If the question of currencies really were zero-sum, so that whatever value the loonie assumed at any given time some Canadians gained what others lost, it would be a simple and banal question of politics. Which Canadians can impose their preferences on the political system and obtain the currency regime that suits them most? The appar- ent effectiveness of recent lobbying by central Canadian manufacturers must raise fears in the hinterland that, as usual, ”œvote-rich” Ontario will decide. (In a democracy, that’s not surprising!)

What makes the problem more interesting and more than just a political tug-of-war is the possibility that all Canadians suffer from the cur- rent system. Everyone has his or her own idea of the ideal value for the loonie, but we all suffer from our cur- rency’s variability and could all be bet- ter off if its path were levelled, possibly completely to horizontal.

Real roller-coasters create unpleasant sensations that are ultimately thrilling. But no one needs the very real pain that our currency’s rising and plunging has created, now here, now there, in our economy’s different sectors and regions. Even if we chose the ”œwrong” value for the loonie, this argument goes, other economic variables eventually would adjust to that value, while ending the volatility for good would eliminate an important element of uncertainty for investors. The greater investment that would result eventually would leave us with a larger capital stock, higher output per person and incomes closer to American levels. (However, a small point: eliminating exchange risk might actually cause some investors to take their assets elsewhere.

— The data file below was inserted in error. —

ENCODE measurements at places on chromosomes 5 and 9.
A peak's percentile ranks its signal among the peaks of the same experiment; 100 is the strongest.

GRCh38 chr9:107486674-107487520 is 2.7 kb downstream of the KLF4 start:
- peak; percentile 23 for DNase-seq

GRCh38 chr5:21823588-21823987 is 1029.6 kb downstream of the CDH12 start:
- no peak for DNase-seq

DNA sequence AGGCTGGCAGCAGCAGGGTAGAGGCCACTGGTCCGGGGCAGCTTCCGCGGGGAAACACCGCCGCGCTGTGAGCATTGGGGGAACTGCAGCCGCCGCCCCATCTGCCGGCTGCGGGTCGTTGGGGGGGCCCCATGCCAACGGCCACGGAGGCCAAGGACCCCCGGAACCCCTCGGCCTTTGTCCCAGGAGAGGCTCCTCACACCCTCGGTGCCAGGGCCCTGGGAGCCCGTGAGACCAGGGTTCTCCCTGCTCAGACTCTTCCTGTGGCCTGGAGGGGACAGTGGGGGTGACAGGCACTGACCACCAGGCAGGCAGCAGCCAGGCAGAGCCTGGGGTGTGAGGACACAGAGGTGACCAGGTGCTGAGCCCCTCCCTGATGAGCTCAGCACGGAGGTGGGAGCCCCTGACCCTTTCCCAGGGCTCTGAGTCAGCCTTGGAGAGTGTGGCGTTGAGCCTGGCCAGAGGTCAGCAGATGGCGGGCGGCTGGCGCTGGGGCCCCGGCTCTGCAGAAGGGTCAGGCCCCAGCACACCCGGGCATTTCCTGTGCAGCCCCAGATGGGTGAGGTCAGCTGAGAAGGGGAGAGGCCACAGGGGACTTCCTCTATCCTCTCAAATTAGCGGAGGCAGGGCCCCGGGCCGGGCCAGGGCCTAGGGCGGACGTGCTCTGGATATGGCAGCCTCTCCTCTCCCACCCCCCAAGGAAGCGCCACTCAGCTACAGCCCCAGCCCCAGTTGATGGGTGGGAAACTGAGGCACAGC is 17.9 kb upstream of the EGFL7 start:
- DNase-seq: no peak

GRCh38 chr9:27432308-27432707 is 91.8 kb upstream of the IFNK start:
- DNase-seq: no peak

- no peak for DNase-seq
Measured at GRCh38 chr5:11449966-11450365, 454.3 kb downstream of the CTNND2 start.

Some firms likely hedge exchange risk by investing on both sides of a border or indeed on many sides of many borders. Eliminating the exchange rate as a vari- able in decision-making would allow them to consolidate at least some of their investments and this will not always benefit Canadian subsidiaries.)

In response to the argument that (prices always wanting to move) having a fixed price for anything is irrational, there is the persuasive case that for the loonie to fly as close to the sun as it did last fall was not rational. Even Bank of Canada Governor David Dodge, ordi- narily a strong believer in the wisdom of markets, appeared to believe that in putting the currency up almost 10 cents in a month the markets had lost their grip on rationality, and he gave every evidence of abandoning the bank’s cus- tomarily laissez faire approach to the exchange rate to try to talk the curren- cy back down, as one would talk a potential suicide off a ledge. Whether it was his doing or not, after he spoke the currency did step back down.

No doubt, markets can be irra- tional. They certainly work in mysteri- ous ways, as anyone who has sought profit in them knows. What needs to be decided is whether they are like democracies: the worse systems imagi- nable except for all the rest.